Immigration: Stumbling out of the gate into a field of restless folk for whom government changes seem whimsical

Heard it on the grapevine:  A continuing – and increasingly loud – unhappy reaction to Mexico’s new (and clearly complicated) federal laws and increased fees for foreigners wishing to visit or reside in this Republic temporarily or permanently.

Lawmakers: think before meddling with citizens’ lives

Mexico celebrated the creation of its 1917 revolutionary and “activist” constitution this past Monday, February 4.  It is easy to assume that the adjective “activist” issues from the fact that, as constitutional specialist Professor Miguel Carbonell has noted, it has been amended some 600 times. 

Mexicans there and here invigorated that Hispanic votes, African American, Asian American votes influenced US election

A lot of Mexicans on both sides of the border have a new spring in their stride.  And after a multitude of threats and an avalanche of vilification that increased as the United States’ presidential election neared its culmination, they are beaming with unabashed self-confidence.  The rap on Mexican American voters has long been: They may have fervent political views, but they don’t vote.  Even though a vote might begin to ease their problems.  But their voting record showed an indifference that bruised their cause.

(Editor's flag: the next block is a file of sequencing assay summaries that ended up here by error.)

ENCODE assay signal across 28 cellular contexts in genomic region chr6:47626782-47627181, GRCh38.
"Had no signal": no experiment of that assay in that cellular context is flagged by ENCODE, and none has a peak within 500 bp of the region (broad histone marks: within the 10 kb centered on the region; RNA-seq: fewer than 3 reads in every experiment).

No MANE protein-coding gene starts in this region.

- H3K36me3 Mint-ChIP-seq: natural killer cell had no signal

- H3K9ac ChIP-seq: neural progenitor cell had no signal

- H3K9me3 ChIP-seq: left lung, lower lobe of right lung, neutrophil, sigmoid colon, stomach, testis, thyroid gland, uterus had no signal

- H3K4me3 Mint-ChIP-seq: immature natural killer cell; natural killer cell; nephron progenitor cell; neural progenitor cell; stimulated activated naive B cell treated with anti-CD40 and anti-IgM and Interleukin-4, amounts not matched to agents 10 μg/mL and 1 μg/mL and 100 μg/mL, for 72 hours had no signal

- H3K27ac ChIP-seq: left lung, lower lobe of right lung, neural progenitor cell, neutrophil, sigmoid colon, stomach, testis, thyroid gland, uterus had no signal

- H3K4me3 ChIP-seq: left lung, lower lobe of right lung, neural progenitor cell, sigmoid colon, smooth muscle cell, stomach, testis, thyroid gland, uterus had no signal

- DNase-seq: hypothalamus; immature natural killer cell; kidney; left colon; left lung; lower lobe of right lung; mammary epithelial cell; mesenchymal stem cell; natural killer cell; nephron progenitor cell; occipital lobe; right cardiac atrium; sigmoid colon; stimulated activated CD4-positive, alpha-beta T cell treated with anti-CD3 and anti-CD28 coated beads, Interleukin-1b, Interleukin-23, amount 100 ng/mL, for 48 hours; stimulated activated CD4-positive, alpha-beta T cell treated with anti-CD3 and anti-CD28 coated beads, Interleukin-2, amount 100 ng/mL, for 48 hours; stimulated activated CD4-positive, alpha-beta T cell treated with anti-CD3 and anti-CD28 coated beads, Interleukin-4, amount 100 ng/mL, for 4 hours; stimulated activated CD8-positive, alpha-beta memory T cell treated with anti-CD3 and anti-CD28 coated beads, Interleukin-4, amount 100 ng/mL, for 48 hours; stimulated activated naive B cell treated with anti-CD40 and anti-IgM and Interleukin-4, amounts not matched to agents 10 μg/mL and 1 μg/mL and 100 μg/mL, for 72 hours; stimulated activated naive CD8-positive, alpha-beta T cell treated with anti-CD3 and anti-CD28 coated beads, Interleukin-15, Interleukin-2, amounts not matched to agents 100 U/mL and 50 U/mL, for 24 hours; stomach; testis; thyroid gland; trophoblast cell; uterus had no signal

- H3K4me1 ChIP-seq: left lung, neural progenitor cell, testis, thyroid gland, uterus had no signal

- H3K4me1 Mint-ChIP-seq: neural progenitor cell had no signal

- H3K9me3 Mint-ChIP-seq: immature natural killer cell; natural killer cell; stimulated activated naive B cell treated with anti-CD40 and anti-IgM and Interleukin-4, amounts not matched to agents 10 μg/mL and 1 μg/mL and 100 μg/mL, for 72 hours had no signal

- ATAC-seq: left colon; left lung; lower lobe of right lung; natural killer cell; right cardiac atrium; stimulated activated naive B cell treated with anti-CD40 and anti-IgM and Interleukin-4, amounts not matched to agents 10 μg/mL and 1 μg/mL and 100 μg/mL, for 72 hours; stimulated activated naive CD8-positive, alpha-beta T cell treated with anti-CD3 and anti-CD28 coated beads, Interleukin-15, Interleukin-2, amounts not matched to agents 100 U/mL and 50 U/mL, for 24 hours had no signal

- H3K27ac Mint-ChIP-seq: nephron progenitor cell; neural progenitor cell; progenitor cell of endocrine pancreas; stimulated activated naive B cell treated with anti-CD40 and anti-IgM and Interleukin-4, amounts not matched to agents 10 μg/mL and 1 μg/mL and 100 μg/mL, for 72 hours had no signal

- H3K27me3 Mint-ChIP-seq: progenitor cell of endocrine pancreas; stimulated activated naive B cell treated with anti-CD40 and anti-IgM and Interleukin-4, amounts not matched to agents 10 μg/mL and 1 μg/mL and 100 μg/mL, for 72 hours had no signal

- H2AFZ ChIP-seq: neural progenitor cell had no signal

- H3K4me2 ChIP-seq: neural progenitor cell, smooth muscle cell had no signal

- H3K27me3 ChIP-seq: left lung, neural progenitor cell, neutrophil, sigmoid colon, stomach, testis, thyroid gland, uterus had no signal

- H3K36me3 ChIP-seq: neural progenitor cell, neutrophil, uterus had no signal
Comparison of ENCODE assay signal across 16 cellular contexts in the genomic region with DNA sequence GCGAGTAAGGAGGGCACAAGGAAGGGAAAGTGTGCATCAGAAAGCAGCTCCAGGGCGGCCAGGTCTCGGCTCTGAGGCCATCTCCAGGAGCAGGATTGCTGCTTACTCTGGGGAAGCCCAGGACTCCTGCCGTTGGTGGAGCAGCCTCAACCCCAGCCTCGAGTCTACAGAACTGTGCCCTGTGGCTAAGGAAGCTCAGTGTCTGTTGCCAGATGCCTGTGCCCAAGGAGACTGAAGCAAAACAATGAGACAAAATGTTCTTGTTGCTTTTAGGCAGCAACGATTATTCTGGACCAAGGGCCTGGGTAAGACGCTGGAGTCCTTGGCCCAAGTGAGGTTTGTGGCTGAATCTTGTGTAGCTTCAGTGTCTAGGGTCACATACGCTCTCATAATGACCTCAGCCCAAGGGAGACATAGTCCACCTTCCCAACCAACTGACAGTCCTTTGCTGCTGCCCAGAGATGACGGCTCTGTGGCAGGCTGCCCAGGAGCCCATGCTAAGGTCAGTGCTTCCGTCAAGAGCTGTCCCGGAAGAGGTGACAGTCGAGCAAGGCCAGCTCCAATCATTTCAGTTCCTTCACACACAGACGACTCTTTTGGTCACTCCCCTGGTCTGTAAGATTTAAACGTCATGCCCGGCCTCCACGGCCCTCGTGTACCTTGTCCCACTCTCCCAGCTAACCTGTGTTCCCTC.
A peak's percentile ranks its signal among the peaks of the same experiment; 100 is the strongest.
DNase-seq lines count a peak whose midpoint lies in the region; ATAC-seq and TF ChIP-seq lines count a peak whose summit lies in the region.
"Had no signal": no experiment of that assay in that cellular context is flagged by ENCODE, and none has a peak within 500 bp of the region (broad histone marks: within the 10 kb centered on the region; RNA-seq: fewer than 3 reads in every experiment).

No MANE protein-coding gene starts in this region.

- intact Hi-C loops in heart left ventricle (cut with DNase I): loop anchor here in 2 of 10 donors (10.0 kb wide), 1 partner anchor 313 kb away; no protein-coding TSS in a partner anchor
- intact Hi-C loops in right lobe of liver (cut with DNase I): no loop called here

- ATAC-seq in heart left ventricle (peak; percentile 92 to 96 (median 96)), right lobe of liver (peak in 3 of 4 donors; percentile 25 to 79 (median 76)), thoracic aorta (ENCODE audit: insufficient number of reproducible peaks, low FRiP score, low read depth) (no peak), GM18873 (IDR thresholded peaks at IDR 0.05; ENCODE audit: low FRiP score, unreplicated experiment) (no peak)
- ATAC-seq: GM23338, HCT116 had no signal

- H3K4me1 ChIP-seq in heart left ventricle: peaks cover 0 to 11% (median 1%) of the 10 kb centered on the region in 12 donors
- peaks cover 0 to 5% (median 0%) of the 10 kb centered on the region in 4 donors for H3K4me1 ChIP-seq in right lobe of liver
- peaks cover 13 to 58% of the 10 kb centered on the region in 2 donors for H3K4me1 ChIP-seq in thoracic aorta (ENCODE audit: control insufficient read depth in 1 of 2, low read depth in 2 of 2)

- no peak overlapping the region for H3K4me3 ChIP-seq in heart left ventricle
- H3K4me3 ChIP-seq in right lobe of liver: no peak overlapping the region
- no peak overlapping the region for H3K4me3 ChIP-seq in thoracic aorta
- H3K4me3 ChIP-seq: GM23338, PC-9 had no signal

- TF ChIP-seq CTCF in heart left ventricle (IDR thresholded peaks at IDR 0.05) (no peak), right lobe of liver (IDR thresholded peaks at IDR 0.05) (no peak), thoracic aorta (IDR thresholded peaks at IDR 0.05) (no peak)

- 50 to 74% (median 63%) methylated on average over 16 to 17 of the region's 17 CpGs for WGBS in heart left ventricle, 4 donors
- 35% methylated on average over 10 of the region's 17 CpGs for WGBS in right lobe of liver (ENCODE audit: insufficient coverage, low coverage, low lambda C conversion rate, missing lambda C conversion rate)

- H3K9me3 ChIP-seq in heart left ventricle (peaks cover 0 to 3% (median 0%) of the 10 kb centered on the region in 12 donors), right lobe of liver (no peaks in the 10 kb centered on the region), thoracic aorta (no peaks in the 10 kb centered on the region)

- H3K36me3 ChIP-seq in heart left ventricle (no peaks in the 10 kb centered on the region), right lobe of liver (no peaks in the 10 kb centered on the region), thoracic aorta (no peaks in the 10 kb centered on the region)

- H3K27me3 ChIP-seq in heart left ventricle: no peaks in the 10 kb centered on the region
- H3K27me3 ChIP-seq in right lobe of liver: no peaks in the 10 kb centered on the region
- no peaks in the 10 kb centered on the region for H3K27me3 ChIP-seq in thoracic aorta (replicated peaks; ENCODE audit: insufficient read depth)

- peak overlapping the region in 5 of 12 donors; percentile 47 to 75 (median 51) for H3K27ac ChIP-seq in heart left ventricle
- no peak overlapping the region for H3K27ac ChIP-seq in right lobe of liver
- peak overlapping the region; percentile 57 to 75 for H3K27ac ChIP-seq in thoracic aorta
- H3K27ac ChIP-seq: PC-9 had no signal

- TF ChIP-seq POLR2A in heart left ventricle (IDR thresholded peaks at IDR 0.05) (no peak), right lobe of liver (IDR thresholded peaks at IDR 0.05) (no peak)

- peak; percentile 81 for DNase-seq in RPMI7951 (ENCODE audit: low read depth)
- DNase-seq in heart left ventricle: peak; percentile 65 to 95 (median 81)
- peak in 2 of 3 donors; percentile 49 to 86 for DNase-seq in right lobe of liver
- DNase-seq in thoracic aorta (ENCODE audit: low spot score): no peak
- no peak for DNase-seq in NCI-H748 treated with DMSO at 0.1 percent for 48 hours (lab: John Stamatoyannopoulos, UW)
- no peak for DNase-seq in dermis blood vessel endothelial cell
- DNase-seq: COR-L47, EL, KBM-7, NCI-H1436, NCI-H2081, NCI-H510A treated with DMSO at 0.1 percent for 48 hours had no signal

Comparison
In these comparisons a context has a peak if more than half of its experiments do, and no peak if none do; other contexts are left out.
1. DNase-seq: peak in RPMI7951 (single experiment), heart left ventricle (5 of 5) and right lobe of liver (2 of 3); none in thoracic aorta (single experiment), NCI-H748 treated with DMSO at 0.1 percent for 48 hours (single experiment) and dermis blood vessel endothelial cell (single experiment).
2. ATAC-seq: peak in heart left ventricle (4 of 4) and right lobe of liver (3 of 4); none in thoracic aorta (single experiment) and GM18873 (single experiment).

Common links between Abraham Lincoln and Benito Juarez

Abraham Lincoln’s birth date, February 12, by government decree has been folded in with George Washington’s birth date, February 18, to constitute something called President’s Day.   Living in the 1960s in a society that some said had too many national holidays, prompted the view that the United States could trivialize (and commercialize) anything.  Anthropologists had suggested this concept much earlier.

GOP shock, wonder, disbelief, recrimination, and the swift embrace of ‘change’ and a mixed vision about what that might mean

Most Mexicans were pleased – and puzzled – with the results of the United States election.  The seemingly growing acceptance of the legalization of marijuana gave them nightmares about the increasing power of drug cartels.  Almost every Mexican friend has relatives living, legally or illegally, north of the border.  The disaffinity for Hispanics, relentlessly declared during the seemingly endless Republican primary campaign process, all of it repeated again during the general election, put them energetically in Obama’s camp.  Relatives here wrote to family members in the States urging them to vote for the president.  Shyly, Mexicans here would ask U.S. citizens they knew well who they favored.